Why We Do What We Do

February 02, 2014

by Rev. Dr. Donna Schaper
Senior Minister

The ancient text we are using today is one of those texts that progressives love to hate. Go ye therefore into the entire world? Which world? And who are you to go anywhere? The words imperialism come quickly to mind, followed by that newly popular word, “Bullying.” Progressives like to think we are above imperialism, except when we are doing superb community organizing, like Ken is doing around Sochi. We also like to imagine ourselves as post-bullying. Maybe we are and maybe we aren’t. In utter honor and frank amazement of Queer Nation’s work with Coca Cola, I offer just a few more words. You can honor a work by understanding its motives. And here I refine those motives.

Imperialism is the conceit that you know what is best for the world and that you are it.

Bullying is the more personal invasion of another’s space by an act of aggression, which prohibits the other’s response. In the evangelism that we practice about gay pride and universal appreciation of that which is homosexual, we are doing the right thing. Ken is even doing the right thing in the right way – so please, please, please hear no sneaky self-righteousness in my words. I am not trying to damn with faint praise. I am trying instead to understand why we do what we do, how some values are non-negotiable for us.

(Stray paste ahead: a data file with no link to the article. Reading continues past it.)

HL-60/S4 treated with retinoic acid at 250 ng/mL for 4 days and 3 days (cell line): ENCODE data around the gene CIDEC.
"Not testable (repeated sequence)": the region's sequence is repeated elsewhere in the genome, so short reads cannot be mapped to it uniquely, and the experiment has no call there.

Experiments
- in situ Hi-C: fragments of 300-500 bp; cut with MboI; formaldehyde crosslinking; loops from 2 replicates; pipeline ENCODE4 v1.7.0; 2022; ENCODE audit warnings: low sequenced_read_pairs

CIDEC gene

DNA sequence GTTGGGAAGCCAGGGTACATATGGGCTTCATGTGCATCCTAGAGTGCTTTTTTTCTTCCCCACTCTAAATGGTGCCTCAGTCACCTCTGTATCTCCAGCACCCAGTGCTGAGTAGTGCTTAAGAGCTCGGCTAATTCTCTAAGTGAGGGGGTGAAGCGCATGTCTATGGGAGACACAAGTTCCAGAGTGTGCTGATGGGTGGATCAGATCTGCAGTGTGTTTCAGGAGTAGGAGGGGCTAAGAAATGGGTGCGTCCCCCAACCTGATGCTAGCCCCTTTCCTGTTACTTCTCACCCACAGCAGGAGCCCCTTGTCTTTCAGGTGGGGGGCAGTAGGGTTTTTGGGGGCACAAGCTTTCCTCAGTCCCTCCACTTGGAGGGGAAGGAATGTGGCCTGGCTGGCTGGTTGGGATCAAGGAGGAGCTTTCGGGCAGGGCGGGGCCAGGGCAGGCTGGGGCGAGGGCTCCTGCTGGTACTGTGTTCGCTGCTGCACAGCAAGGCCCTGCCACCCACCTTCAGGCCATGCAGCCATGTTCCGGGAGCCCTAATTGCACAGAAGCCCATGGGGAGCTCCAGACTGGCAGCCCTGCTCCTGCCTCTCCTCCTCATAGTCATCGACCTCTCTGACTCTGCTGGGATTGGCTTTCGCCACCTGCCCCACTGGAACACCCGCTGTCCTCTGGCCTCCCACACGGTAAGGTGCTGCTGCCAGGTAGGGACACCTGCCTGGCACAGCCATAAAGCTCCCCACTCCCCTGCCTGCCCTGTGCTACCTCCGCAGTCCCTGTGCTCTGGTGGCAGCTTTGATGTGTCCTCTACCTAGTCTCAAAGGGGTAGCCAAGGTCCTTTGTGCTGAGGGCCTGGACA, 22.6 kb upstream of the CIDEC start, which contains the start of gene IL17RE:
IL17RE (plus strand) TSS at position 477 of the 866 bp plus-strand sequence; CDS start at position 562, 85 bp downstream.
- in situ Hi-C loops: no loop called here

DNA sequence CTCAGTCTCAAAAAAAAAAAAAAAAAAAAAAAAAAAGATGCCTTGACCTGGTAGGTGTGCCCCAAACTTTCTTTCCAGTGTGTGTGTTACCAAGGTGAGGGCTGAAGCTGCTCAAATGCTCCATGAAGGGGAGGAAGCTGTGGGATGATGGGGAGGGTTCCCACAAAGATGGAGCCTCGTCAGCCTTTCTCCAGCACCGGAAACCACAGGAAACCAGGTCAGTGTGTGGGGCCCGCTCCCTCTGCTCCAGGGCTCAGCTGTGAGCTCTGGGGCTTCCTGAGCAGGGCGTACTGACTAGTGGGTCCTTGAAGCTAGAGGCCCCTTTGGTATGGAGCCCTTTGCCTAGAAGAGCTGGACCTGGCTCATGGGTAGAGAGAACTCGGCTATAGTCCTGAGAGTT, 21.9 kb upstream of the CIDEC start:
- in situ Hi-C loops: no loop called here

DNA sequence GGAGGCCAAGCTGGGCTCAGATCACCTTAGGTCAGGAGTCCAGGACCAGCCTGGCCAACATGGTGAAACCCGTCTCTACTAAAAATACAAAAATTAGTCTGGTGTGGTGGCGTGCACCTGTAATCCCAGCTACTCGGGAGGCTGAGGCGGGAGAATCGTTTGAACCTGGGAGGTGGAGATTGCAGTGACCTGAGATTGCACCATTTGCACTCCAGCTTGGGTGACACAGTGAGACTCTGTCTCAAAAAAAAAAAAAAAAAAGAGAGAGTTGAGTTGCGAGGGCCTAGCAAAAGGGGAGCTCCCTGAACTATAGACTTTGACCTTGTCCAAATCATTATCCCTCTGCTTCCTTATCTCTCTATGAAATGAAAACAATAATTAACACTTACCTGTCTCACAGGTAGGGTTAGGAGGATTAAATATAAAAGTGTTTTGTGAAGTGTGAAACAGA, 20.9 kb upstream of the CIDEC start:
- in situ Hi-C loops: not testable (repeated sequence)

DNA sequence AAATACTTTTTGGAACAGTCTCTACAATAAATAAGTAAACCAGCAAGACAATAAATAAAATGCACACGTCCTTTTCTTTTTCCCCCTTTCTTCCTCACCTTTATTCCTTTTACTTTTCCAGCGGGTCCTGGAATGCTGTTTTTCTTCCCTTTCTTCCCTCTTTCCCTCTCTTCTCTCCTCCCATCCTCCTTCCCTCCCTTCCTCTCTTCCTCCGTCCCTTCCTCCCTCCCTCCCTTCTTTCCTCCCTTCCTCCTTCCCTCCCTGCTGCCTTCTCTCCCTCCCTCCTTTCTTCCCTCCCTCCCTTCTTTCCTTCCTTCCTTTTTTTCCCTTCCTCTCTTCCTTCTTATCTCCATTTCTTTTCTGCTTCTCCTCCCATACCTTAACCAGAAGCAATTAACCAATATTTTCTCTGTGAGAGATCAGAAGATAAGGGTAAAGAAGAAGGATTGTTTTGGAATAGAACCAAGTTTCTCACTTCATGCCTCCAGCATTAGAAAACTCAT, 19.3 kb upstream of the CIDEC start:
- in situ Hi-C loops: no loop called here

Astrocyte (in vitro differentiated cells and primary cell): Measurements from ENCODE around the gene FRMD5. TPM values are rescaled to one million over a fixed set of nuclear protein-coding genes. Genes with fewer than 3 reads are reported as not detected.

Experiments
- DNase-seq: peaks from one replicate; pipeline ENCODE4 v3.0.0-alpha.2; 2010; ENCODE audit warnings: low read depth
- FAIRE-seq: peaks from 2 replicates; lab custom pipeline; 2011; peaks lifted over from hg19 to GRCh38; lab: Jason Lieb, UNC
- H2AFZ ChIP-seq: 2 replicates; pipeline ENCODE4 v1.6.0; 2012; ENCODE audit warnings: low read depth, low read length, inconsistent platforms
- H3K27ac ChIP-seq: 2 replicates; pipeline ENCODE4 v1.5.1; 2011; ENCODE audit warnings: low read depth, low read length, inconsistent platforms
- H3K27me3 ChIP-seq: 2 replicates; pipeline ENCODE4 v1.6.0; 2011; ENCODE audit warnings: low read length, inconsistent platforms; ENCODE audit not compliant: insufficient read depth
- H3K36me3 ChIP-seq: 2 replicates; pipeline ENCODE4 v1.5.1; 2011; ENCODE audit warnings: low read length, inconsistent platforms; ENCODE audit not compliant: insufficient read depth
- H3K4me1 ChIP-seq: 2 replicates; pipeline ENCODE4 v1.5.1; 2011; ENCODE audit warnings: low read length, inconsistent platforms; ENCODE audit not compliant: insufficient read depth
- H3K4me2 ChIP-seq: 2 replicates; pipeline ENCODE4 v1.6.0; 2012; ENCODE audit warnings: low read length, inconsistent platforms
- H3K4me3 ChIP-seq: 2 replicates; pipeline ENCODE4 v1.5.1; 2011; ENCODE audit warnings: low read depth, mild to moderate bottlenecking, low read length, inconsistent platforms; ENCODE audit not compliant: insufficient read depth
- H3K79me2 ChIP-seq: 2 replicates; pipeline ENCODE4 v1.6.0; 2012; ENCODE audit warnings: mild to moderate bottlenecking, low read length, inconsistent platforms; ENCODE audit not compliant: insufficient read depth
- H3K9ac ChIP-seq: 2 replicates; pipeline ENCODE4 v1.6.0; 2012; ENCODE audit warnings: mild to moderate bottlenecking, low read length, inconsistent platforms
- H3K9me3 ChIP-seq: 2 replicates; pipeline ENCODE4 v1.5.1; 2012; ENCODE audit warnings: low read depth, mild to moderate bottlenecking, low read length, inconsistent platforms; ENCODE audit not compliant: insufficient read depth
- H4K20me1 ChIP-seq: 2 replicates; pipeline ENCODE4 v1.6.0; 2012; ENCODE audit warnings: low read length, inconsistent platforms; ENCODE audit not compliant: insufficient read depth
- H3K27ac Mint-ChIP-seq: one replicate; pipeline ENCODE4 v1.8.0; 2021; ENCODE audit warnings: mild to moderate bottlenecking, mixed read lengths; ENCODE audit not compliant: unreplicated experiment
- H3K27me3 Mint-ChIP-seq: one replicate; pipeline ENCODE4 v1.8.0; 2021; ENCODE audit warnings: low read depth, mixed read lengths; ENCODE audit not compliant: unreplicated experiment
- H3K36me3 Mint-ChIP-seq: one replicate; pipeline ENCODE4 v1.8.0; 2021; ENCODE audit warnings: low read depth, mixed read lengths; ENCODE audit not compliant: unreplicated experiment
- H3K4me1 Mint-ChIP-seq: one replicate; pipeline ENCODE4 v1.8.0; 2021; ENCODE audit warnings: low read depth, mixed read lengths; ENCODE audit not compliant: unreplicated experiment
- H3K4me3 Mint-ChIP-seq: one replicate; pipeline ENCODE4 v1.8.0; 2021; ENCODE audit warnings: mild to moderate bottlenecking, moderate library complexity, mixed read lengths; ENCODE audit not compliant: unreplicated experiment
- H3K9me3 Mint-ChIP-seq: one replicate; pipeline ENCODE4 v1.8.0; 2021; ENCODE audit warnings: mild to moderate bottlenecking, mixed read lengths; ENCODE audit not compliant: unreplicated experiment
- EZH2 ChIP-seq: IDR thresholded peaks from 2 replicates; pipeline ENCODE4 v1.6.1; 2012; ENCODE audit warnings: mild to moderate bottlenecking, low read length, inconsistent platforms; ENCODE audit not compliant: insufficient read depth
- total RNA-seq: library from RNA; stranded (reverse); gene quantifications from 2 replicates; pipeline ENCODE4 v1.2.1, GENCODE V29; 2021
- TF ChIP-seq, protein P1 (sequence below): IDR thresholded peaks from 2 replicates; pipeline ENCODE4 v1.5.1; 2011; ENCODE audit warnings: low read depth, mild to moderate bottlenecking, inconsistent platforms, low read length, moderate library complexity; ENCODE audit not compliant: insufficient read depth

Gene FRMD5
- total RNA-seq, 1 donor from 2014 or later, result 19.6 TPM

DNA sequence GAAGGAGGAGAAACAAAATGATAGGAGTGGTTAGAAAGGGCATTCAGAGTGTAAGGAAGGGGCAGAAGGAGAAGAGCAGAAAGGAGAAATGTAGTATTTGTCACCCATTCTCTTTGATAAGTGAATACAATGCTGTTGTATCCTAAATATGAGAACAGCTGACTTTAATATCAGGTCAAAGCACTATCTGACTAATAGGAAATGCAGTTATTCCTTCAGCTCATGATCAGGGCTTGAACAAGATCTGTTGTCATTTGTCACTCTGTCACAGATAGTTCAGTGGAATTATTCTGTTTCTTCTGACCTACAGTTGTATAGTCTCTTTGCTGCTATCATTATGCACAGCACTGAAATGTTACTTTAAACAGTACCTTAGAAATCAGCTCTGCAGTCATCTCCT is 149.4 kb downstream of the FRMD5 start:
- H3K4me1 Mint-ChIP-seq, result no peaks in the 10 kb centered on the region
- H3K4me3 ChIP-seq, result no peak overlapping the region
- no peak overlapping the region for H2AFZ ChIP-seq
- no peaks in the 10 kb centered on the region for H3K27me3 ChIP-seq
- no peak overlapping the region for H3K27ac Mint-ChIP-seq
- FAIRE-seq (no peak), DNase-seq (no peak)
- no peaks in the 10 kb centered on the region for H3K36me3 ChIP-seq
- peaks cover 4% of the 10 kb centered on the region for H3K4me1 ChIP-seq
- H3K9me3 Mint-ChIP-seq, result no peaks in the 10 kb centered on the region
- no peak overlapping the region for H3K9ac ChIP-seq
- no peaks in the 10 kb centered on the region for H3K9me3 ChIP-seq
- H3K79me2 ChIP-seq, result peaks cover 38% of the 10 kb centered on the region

Ken’s action is assertive, not aggressive. There is a difference. And Coke has lots of room to respond by doing the right thing. This turns the activism around the ancient text – going therefore into the entire world – in to something better than imperialism or bullying. It also provides a great occasion to understand and deepen our motives as social activists, who do have non-negotiable or universal values.

First let me say a word about Pete Seeger, the non-violent Universalist. Seeger had a terrible decision to make about what kind of Communist he wanted to be. He chose against the violent kind for the non-violent kind. He thought it was right to fight Hitler, even though some might argue that was a universalizing of morality, in a way that could become imperial and that surely used bullying tactics. Hitler had to be stopped. Stalin also had to be stopped. Seeger joined the forces to stop them by understanding the difference between two songs. You can hear the attitude in the music. “I’d like to teach the world to sing” is one song. Another is “He’s got the Whole World in his hands.” The former pleads for perfect harmony and has an attitude of active invitation. The latter is imperial and downright frightening. Who is the He who has the Whole in Whose hands?

One song invites, the other compels. There is a difference between insisting that there is one God or one way or one nation and inviting the whole world to sing. May Progressives understand John 3: 16 as an invitation and not a command.